Friday, September 07, 2012

7-Sep-12: Two more GRAD rockets fired from Gaza crash and explode in Israel's Sedot Negev region

Netivot, 2008 - an earlier rocket attack by "liberation
forces" of Gaza [Image Source]
At about dawn this morning (Friday), shortly after Islamic morning prayer time, a pair of GRAD missiles fired from Gaza by one of the endless list of ad hoc terror "organizations" crashed into open fields in southern Israel's Sedot Negev region. The reports say no injuries and no significant damage, but people in the entire region started their day tothe sound of a missile warning, and the terrorists will surely be trying for a better result, starting immediately.

The same area came under Gazan rocket fire on Sunday [see "2-Sep-12: Mid-morning rocket attack - second of the day"]. 

A Palestinian Arab newsagency this week attributed earlier rocket attacks on the area to the "armed wing" of the "Democratic Front for the Liberation of Palestine", a member organization of the Palestine Liberation Organization headed by the "moderate" Mahmoud Abbas. The DFLP used to be classified as a terrorist organization by the US State Dept., but lost its designation in 1999 as a result of not doing enough terror [Wikipedia]; its leadership may be making another run at the title.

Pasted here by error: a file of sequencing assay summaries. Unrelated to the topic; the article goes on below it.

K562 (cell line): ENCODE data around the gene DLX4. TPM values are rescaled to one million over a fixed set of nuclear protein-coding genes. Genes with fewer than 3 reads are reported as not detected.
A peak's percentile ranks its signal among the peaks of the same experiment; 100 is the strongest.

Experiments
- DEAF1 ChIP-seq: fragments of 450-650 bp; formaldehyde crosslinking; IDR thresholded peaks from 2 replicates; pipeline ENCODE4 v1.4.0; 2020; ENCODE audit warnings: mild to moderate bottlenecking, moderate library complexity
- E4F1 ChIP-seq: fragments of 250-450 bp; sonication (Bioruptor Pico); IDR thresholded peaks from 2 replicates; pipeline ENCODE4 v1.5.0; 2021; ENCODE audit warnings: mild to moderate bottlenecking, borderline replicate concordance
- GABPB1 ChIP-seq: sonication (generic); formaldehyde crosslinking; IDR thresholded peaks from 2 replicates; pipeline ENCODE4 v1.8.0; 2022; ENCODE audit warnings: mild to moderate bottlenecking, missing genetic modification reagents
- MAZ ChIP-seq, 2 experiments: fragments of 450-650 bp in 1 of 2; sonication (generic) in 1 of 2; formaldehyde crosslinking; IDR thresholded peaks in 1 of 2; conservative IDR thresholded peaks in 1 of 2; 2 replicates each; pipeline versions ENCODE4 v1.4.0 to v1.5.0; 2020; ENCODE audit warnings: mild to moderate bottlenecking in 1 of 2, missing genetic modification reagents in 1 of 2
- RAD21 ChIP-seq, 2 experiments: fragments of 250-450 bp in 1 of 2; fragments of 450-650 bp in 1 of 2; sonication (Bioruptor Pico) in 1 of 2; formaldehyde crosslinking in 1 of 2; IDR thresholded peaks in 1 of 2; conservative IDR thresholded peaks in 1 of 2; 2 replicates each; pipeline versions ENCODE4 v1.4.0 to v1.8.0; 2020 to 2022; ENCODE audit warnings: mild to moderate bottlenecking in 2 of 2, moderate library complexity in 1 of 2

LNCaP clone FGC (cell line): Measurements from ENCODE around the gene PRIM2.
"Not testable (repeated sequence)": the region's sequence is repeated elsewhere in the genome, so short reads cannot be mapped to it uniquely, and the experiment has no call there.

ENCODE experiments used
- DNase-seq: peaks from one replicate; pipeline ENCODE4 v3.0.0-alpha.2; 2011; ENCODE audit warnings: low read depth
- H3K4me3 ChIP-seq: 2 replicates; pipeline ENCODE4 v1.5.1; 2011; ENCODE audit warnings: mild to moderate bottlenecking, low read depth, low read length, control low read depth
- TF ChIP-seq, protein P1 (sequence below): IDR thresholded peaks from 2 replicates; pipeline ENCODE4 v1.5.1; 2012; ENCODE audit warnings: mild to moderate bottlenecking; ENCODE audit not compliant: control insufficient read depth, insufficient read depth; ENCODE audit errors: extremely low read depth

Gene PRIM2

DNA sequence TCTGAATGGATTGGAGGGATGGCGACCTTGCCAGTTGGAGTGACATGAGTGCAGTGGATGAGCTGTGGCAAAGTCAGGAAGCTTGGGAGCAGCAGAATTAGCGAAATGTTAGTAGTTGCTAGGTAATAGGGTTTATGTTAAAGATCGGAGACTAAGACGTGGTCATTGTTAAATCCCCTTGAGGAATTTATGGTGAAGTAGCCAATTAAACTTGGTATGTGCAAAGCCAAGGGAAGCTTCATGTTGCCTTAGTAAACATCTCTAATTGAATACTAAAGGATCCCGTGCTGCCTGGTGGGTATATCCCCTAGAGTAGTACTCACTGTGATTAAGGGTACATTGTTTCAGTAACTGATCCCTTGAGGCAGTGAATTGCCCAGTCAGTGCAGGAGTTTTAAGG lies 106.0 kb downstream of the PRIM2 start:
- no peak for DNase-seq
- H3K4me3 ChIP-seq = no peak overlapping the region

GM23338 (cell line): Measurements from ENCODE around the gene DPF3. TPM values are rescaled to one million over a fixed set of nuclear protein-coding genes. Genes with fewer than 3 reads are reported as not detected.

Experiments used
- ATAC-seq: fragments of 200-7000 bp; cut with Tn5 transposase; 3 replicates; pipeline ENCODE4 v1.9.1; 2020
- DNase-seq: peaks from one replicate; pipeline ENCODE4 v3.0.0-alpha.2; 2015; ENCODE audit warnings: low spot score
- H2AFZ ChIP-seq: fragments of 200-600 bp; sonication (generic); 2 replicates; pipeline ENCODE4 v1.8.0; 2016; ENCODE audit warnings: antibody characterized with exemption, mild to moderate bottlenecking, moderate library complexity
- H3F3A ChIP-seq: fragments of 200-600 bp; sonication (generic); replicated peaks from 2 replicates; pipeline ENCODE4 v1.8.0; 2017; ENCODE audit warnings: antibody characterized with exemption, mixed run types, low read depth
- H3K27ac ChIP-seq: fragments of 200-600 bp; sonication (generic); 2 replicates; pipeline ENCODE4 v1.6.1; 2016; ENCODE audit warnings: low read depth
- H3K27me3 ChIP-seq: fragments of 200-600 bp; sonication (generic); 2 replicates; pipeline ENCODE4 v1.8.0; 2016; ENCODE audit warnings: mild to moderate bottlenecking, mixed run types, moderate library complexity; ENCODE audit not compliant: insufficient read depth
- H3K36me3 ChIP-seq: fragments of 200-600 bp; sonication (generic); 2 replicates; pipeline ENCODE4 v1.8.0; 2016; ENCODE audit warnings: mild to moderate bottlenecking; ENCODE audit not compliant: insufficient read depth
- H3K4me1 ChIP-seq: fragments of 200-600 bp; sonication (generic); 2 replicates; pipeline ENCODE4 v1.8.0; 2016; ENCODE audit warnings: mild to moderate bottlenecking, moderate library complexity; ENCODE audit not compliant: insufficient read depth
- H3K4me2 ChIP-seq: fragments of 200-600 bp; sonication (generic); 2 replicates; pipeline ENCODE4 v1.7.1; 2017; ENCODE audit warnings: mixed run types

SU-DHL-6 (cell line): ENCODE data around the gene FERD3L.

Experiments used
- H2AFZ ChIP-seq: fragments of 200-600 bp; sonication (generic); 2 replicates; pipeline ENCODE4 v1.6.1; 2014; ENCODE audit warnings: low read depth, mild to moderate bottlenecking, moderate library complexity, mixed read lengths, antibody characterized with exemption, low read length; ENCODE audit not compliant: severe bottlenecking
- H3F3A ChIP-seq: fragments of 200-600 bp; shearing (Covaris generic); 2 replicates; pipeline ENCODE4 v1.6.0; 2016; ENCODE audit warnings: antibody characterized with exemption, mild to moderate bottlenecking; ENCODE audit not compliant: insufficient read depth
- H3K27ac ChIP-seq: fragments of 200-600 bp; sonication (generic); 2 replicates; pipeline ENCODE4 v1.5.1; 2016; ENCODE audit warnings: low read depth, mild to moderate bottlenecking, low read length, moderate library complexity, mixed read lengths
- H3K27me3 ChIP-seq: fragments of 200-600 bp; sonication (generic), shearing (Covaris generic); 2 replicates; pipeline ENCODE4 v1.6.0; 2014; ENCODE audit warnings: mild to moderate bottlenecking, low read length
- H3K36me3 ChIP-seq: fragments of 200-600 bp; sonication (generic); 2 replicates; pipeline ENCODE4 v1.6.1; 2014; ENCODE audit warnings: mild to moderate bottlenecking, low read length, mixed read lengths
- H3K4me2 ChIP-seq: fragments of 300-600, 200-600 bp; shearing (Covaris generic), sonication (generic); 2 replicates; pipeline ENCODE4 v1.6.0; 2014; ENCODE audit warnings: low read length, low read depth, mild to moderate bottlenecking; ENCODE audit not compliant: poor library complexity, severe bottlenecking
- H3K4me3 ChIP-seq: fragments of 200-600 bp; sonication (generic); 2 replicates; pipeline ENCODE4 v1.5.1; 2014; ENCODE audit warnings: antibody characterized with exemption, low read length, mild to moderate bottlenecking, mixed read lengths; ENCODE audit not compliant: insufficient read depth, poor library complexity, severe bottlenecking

The Sedot Negev region is in the northwest of Israel's Negev desert. Its 7,000 residents live in 12 moshav communities, 2 kibbutzim and 2 community settlements, all of them affiliated with the Hapoel Hamizrahi national religious movement.  This morning's rockets exploded in agricultural fields [Walla/Hebrew], narrowly missing [Times of Israelthe desert city of Netivotpopulation 27,000 and located 20 km from the border with Gaza.

Gazan GRAD rockets (the name is Russian for hail) have been deployed against Israeli civilian targets since 2008. Each rocket is 122 mm long, and has a range of about 40 km. When fired from the terror-rich Gaza Strip, they can easily reach Ashdod, Beer-Sheva, Ofakim, Gedera, Kiryat Gat, Ashkelon, Sderot, Rehovot, Kiryat Malachi and Gan Yavne among other southern Israeli communities.

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